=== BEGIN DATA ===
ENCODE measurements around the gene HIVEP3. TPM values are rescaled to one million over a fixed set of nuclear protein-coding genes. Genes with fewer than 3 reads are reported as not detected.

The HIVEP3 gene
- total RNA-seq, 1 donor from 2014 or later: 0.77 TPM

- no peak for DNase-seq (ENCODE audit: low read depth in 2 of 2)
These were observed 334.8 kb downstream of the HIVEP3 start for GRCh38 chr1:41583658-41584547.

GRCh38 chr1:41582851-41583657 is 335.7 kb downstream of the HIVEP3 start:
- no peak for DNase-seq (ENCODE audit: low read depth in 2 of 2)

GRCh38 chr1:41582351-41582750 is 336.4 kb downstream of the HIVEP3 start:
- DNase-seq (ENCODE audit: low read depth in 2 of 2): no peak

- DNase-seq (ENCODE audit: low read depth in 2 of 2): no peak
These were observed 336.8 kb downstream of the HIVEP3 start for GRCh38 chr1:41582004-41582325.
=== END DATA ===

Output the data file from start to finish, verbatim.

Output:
ENCODE measurements around the gene HIVEP3. TPM values are rescaled to one million over a fixed set of nuclear protein-coding genes. Genes with fewer than 3 reads are reported as not detected.

The HIVEP3 gene
- total RNA-seq, 1 donor from 2014 or later: 0.77 TPM

- no peak for DNase-seq (ENCODE audit: low read depth in 2 of 2)
These were observed 334.8 kb downstream of the HIVEP3 start for GRCh38 chr1:41583658-41584547.

GRCh38 chr1:41582851-41583657 is 335.7 kb downstream of the HIVEP3 start:
- no peak for DNase-seq (ENCODE audit: low read depth in 2 of 2)

GRCh38 chr1:41582351-41582750 is 336.4 kb downstream of the HIVEP3 start:
- DNase-seq (ENCODE audit: low read depth in 2 of 2): no peak

- DNase-seq (ENCODE audit: low read depth in 2 of 2): no peak
These were observed 336.8 kb downstream of the HIVEP3 start for GRCh38 chr1:41582004-41582325.